Sunday 8 April 2012 - Filed under Journal
You are laying face down in the mud. The only thought in your head is “I want to die. I want to die.” repeating over and over. If you dig any deeper you only find thoughts that are worse, of guilt, embarrassment, shame, weakness. The only thing that saves you is the litany in your head, keeping everything else out, “I want to die. I want to die”.
Then, after an endless number of days, you open your eye for a moment, like you have other times before, but instead of blinding pain pouring in, you survive. Your eye is open and you survive it. And for a quick second you feel almost normal and it gives you hope. Then the pain pours in and you clench your eyes shut and keep yourself alive by saying, “I want to die. I want to die”.
But those quick seconds come more frequent and last a little longer. They always end with the same pain pouring in, but these moments of almost feeling normal are a memory you cling to. You hear voices and they sound so normal, so happy. You wonder how they can feel that way. It’s hard to remember feeling that way. Just normal, happy, energetic. You can only remember a single method of feeling that way and that is what brought you here. There is being high and there is wanting to die and your life has crumpled into that bipolar reality.
There is mostly pain but over time you slowly build a tiny little world, a little house where the pain isn’t. And the time chanting, “I want to die. I want to die.” gets interrupted by a few moments in this little house where the pain isn’t. From within this house you look out the window at our old life and you try to slowly put it back together.
Then the house gets destroyed. Totally gone, not a trace remaining. Your face down in the mud again and the litany sometimes seems like an option. You think about how many people took that option. When living with something and living without are both too painful to survive. People who would give up their kids, their wives, their every waking moment, gone, sacrificed because it was the better option. It’s one of the saddest things in the world, when living because the next best option.
You are in the mud again and reality gathers around, laughs and points – it’s your fault! You chose this. You are weak and depraved. A pleasure-seeking drug addict. You did this. You earned this. Your bed is ready sir, I believe you made it, enjoy! It permeates everything. It’s in everyone’s eyes. You chose this. You did this. You don’t deserve sympathy. You deserve everything you get.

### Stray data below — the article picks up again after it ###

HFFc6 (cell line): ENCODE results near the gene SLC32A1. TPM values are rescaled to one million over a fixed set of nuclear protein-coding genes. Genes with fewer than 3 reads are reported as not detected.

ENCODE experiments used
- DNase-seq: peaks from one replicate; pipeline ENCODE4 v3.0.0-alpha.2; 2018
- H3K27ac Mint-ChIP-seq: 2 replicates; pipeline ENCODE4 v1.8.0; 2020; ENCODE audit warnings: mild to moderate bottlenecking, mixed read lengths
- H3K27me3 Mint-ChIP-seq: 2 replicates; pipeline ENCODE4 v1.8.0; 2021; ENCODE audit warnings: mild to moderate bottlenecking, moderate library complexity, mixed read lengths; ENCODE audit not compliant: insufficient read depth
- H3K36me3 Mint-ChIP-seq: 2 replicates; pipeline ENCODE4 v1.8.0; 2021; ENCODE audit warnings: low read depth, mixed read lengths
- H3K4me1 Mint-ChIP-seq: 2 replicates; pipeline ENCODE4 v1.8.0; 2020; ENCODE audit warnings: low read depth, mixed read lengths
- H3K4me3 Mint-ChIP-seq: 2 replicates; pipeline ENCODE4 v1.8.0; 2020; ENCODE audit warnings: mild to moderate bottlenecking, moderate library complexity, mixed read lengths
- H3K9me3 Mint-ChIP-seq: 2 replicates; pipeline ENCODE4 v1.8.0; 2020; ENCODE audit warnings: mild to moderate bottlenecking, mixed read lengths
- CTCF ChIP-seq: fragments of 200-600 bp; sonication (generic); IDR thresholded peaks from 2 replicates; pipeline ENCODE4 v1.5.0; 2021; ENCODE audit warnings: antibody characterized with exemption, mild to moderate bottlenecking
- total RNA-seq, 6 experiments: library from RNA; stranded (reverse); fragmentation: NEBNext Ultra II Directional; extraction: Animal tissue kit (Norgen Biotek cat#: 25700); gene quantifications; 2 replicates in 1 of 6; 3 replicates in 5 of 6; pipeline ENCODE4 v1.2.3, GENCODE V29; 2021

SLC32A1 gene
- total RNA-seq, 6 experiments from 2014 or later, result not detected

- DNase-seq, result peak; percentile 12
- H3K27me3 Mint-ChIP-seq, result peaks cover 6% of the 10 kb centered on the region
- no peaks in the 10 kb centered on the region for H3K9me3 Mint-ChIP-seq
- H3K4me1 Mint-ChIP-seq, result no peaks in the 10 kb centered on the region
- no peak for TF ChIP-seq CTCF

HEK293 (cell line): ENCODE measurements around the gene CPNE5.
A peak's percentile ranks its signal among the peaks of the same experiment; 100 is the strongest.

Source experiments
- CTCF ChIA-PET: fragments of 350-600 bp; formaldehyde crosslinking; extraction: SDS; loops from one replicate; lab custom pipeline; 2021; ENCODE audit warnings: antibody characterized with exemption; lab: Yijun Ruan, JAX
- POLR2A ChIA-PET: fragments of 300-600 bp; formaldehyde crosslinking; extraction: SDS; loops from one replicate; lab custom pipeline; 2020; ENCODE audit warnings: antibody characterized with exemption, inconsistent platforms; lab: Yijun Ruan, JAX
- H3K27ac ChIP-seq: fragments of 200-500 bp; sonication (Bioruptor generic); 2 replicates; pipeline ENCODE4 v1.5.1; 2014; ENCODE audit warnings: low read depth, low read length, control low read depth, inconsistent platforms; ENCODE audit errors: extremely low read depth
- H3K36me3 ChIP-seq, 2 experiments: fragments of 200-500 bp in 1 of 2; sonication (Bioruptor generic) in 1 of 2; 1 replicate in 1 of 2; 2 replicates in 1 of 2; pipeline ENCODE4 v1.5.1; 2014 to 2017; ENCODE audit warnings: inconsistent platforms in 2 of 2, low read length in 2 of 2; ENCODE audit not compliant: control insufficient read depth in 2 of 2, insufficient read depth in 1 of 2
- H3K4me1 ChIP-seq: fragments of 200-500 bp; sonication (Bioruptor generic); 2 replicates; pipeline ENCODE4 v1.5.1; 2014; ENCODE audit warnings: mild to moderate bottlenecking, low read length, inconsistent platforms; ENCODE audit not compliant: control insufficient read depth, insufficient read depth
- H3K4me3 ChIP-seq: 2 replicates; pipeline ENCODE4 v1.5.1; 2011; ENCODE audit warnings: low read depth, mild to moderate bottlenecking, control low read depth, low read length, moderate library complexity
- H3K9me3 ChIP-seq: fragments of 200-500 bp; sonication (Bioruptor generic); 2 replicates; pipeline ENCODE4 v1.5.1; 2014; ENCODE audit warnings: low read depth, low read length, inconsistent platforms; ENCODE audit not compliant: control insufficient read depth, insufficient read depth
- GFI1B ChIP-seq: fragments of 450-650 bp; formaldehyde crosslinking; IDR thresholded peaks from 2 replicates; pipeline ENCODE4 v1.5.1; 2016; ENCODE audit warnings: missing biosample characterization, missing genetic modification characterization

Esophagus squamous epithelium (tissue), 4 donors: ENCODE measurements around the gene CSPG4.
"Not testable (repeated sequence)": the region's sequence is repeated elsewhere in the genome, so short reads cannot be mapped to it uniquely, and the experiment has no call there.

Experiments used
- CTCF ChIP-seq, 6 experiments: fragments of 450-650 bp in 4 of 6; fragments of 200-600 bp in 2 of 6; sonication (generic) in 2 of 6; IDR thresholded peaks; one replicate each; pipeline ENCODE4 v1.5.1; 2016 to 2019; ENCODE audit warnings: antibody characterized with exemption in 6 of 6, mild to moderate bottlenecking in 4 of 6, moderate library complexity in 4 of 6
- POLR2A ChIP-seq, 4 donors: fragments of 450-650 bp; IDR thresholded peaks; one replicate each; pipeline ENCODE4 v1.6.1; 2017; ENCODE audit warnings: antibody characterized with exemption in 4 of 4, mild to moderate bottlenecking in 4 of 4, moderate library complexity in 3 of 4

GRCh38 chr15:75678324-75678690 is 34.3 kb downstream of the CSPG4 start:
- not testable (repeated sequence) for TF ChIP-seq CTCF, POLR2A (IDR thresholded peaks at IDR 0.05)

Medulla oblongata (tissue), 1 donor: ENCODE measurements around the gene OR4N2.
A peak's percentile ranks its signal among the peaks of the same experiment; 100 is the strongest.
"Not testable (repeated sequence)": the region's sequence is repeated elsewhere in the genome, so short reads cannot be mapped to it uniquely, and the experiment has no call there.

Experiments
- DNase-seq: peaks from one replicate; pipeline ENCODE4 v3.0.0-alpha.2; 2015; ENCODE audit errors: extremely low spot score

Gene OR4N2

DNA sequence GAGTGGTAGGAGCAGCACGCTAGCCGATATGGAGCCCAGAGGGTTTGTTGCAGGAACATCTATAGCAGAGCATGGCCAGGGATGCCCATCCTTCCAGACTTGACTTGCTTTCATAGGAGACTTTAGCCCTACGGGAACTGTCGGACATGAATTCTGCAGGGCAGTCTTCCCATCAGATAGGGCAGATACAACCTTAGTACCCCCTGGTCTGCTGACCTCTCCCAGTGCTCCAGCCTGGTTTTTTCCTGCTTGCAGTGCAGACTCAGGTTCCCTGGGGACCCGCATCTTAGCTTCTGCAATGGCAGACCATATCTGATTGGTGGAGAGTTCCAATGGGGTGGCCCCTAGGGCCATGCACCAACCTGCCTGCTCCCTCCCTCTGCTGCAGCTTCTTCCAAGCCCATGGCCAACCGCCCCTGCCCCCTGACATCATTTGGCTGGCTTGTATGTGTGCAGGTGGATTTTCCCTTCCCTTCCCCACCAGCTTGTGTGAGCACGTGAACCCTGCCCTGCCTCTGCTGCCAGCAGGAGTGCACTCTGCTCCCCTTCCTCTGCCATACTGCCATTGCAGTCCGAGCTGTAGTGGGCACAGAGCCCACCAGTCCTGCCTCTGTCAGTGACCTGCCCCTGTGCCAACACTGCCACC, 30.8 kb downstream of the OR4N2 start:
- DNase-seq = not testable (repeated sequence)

But there is also kindness. People carry you and help you and look out for you. Mostly you don’t even know it. But when the eye is open and you see, squinting in the brightness of the pain, you see these people who love you, who don’t judge you and who help you over and over, bleeding themselves from the effort.
So you start building the house again. You look through it’s windows and you try to get your life back. And the house keeps getting demolished but you see that you can’t not build this house. Either the Litany of Death wins or The House Where The Pain Isn’t wins. And while the litany has saved you and kept you focused on the cliff’s edge, you don’t want to die. You want to live. You want to be free. You don’t want to wake up in the mud again. You don’t want your house demolished again. You want to open the doors and go live your life again.
You’ve told yourself this before because you thought you were supposed to but you never really believed it. You were still under the influence of the massive gravity of oblivion. Yes, choice is involved. Some troubled part of your soul is looking for something most people never have an inkling of. You knew the risks. You trusted yourself and you proved to be weak. You failed and along the way you lied, regardless of the fine print, and in your stupor you happily burned down a radius of destruction, hurting your friends and yourself. Your experiment exploded and you almost killed yourself and injured your friends but you were too high to notice.
So from the little house where the pain isn’t, there is a window that looks back on that radius of destruction. But you can’t look through it. Your little toothpick house will fall apart if you open that window. It’s not sturdy enough. You can’t fix that radius of destruction if you end up back in the mud. You can only fix it if you look out the other windows, the ones that don’t carry these disastrous burdens of the past.
It’s not denial. It’s not selfishness or a lack of compassion. It’s not being oblivious to the feelings of those around you. It’s a survival instinct. You are trying to stay alive. This is like the first sprout peering above the soil. It’s easy to kill, even through acts of kindness. The sprout does best if you stand back. Sprinkle a little water when it’s dry, pull a few weeds that try to choke it. But mostly just wait.
Sometimes you look at your little house and you think, this isn’t too bad! It seems like you’ve come so far. Other times you feel absolutely ridiculous. What a fuckup you are. How pathetic. Loser.
You take it one morning at a time. The litany had faded away. The house has been holding up. You’ve even taken a few glances through the back window. Maybe you can open it. Maybe you can look at all 360˚’s. Maybe you’ve won and you’re done and you can pay your debts and feel free, alive, unembarrassed, unashamed, full of vigor, full of confidence, happy, healthy, ready to go.
Or maybe you’ll wake up in the mud. Maybe you’ll be right back at the beginning.
2012-04-08 » lolife